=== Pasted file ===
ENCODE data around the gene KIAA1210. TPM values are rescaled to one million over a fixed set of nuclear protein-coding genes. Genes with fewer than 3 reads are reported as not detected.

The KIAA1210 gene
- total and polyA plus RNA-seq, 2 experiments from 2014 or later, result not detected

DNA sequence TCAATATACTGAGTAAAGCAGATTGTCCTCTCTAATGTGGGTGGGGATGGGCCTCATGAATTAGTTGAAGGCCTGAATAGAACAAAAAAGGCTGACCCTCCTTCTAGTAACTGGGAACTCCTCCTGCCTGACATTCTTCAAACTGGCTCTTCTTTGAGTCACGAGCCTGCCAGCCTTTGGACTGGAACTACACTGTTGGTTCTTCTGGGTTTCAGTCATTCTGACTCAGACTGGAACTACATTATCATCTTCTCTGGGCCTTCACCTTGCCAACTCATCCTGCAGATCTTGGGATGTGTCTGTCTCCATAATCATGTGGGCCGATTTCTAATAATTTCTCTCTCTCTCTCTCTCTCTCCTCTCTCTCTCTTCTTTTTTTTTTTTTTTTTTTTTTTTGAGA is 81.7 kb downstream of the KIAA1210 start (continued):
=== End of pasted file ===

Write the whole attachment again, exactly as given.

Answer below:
ENCODE data around the gene KIAA1210. TPM values are rescaled to one million over a fixed set of nuclear protein-coding genes. Genes with fewer than 3 reads are reported as not detected.

The KIAA1210 gene
- total and polyA plus RNA-seq, 2 experiments from 2014 or later, result not detected

DNA sequence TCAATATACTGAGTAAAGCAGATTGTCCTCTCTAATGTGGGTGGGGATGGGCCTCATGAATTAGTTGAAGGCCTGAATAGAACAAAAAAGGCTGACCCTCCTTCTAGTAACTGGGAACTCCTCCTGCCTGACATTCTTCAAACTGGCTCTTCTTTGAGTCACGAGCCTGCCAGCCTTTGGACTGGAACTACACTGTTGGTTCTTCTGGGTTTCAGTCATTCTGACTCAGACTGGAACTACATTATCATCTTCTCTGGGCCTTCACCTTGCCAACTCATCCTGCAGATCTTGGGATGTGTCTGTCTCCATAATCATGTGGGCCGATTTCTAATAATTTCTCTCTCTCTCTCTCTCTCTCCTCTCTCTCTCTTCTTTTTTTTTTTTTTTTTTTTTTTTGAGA is 81.7 kb downstream of the KIAA1210 start (continued):